Prior to the construction of this condominium building our clients secured two adjacent units as grey shells, one two-story unit with its upper level attached to a single story unit. Tennen Studio worked within the confines of the shell of the units and utility stacks of the building to reimagine the space as a peaceful home for our clients and a backdrop for their art collection. Unlike the original design of the units, which were a series of small defined rooms, we wanted to open up the space along the wall of north-facing windows, pushing the private rooms and utility- bathrooms, laundry, pantry- to the interior side of the long double unit. The challenge in this came from bringing light into the interior rooms, and working with the utility stacks for new placements of bathrooms, kitchen and laundry all within a relatively low floor to ceiling given dimension. We brought the natural light into the unit by subtly sloping ceilings to meet the top of the exterior glazing, allowing for mechanical runs without soffits and using interior glazing purposely placed to draw the light across light planes of plaster into the bathrooms and closets. The neutral palette of plaster, ash, light painted millwork and marble slabs provide a warm, sensual, tactile experience. Painting the dark frames of the exterior glazing to match the lightness of the plaster interior blurred the line between exterior and interior. Our clients’ love of art led us to push the architectural boundaries with the design of the sculptural staircase of steel, brass and concrete and the custom brass door hardware.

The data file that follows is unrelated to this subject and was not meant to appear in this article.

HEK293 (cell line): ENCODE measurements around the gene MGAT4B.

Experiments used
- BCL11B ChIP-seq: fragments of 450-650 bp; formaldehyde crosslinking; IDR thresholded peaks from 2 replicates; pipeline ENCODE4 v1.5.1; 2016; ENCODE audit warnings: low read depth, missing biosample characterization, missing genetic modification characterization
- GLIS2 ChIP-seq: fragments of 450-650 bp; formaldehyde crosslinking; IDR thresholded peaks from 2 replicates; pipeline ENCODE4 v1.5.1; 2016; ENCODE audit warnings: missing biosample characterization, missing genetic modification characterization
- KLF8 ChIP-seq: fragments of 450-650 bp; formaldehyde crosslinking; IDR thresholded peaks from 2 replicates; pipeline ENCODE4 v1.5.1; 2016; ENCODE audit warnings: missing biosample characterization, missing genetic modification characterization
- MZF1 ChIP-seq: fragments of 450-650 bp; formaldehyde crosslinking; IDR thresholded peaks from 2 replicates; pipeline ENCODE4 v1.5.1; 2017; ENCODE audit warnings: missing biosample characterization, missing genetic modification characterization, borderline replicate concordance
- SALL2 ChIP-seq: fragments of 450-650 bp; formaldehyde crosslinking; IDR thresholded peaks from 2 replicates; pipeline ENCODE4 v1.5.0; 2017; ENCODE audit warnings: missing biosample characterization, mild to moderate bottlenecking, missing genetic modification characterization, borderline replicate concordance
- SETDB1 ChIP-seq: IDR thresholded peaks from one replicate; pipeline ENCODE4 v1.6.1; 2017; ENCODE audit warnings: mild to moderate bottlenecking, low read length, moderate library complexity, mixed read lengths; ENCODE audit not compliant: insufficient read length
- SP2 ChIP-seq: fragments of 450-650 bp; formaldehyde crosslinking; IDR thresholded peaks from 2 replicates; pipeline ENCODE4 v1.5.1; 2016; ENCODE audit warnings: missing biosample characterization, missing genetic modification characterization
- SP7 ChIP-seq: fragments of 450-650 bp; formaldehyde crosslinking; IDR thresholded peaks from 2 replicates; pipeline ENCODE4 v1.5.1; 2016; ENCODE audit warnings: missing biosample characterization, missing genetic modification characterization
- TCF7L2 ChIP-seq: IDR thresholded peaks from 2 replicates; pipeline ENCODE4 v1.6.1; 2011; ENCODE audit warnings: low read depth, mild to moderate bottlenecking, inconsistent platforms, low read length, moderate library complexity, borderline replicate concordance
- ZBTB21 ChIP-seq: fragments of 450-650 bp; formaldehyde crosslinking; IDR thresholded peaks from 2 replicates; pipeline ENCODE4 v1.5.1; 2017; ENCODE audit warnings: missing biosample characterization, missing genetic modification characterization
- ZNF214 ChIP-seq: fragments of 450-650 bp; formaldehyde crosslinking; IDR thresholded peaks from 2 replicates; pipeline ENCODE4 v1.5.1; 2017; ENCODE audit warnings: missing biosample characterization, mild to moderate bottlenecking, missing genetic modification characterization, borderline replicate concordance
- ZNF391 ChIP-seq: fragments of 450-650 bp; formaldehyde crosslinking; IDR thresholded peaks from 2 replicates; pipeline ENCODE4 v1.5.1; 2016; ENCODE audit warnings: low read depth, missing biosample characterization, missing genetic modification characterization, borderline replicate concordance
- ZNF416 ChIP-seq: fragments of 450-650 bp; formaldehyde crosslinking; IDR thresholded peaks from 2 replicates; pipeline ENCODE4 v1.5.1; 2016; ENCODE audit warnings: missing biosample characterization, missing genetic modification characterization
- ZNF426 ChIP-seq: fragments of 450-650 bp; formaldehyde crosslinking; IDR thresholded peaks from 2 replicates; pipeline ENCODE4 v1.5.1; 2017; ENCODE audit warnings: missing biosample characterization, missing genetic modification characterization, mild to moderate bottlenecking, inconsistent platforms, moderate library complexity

The staircase was designed to connect the upper living spaces to a lower art studio. The footprint of the stair, as well as the impact of the head clearance from below needed to be small because of the limited square footage in the art studio. Although a classic circular stair would work for minimal space impact, it would not work for the ease of moving up and down with artwork or for a welcoming transition from living spaces above. Additionally, the staircase design was an opportunity to create a sculptural architectural object within the apartment. The layout of the stair transitions from a wide graceful entrance above, swinging to the outer wall of the building, curving down to land in a corner of the art room at an angle positioned to enter right into the open space. The complex curve of the steel structure was fabricated and the brass handrail was bent at a warehouse in Los Angeles, pre assembled to confirm that it fit and coordinated with the steel plates of the treads. The templates of the steel treads were sent to Arkansas for a coordinated fabrication of the thin custom concrete stair treads. The brass pickets were fabricated in Phoenix and hand finished in our studio. Compression fittings were used to secure the brass pickets to the steel structure, eliminating the need for exposed screws. The curved brass handrail was fit on site to the delicate pickets. The lowest point of the staircase does not come down to land on the floor below- rather it comes down and hovers just above the concrete floor of the art studio, creating a sense of lightness. The curves of this bottom detail, the curve of the plaster ceiling rolling up to meet the underside of the staircase, and the subtle curve detail of the pickets play off of the sinuous layout of the staircase.